The state of Missouri recognizes four forms of custody: joint legal custody, sole legal custody, joint physical custody and sole physical custody. Missouri courts make child custody decisions based on the best interests of the child and they do not give preferential treatment to mothers. The state of Missouri also has legislation about awarding third-party custody if both parents are deemed to be unfit or a danger to their children. Grandparents in Missouri have few visitation rights, but they may be awarded visitation rights under limited circumstances.
Child custody laws in Missouri are intended to create the best possible living conditions for children of divorce. The state of Missouri attempts to give both parents equal parenting time unless this arrangement would not be in the best interest of the child. In determining child custody, the courts will first consider the arrangements made in a parenting plan drafted by both parents. In the absence of a parenting plan, the courts will consider the wishes of both parents, the relationships between the parents, children and siblings, the child's parental preference and the physical and emotional fitness of both parents. A Missouri court will deny custody to parents who have been convicted of or who are believed to have engaged in acts of domestic violence toward anyone in the home or elsewhere, any parent who may have committed acts of abuse or neglect toward minor children, or a parent who has been convicted of certain violent or sexual crimes. Courts also take into consideration the child's education and ties to his community.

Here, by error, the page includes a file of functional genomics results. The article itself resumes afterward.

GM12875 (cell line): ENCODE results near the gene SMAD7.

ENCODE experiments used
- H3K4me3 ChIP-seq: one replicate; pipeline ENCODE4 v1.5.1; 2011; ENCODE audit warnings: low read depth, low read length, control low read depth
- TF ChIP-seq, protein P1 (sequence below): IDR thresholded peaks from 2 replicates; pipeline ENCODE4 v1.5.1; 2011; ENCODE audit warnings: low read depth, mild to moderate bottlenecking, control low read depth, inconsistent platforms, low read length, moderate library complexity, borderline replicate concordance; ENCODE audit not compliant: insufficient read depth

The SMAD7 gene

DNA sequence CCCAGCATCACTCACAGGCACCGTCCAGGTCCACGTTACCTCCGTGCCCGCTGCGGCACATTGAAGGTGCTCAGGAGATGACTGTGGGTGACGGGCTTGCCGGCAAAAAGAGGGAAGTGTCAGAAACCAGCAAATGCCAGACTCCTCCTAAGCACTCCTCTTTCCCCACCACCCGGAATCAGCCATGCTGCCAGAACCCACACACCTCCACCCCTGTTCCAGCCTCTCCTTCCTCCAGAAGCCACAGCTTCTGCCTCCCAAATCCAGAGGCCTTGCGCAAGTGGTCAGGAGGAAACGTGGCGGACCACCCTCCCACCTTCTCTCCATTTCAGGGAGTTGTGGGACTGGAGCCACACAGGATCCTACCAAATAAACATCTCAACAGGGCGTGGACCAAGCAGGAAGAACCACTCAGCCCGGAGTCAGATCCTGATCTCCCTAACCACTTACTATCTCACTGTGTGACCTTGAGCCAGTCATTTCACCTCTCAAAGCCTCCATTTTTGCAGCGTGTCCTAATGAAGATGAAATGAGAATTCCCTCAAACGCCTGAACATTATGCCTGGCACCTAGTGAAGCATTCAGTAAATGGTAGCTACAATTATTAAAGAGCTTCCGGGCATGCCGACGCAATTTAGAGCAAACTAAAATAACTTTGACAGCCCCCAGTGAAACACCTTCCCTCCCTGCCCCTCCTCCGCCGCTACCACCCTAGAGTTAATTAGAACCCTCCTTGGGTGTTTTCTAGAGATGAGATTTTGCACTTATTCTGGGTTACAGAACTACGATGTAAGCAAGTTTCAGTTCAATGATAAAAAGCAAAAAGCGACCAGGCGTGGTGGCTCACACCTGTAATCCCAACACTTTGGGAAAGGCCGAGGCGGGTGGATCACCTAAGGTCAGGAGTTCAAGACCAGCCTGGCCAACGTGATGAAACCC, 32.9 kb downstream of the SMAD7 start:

Types of Custody and Third-Party Custody
A Missouri court may order joint legal, joint physical, sole legal or sole physical custody. With joint legal custody, both parents may make decisions regarding their children's education or medical treatment and any other legal issues regarding the children. Joint physical custody means that both parents have equal physical time with their children. Sole legal custody means that only one parent may make decisions about the child's education or medical care and they also have access to all relevant records records regarding their children. Sole physical custody means that only one parent has been ordered to have the child in their physical care. Sole legal and physical custody do not mean that the non-custodial parent has no visitation rights with their children. Third-party custody, or custody awarded to someone other than the parents, may be awarded if courts determine that it is in the best interests of the child or children. Reasons that parents may not win custody of their own children are mental illness, substance abuse, a history of physical or emotional abuse or a conviction of a violent or sexual crime.
Missouri custody laws contain very little language about the grandparents' rights. Missouri courts ultimately want parents to make decisions about their children on their own and without interference from courts. A court may grant visitation rights to grandparents for certain reasons: a divorce petition by the child's parents; if one parent is deceased and the surviving parent refuses visitation; if the child lived with the grandparent for a period of at least six months; if the parents are living apart and one parent has denied visitation for a period of 90 days or more; and if a relative adopted the child. Grandparents may also seek visitation rights if the parents were never legally married, and they may file a petition for mediation to help parents come to a reasonable visitation agreement with the grandparents. A court might order a home study and may also consider the child's opinion about grandparent visitation. If a child is adopted, grandparents lose their rights to request visitation.
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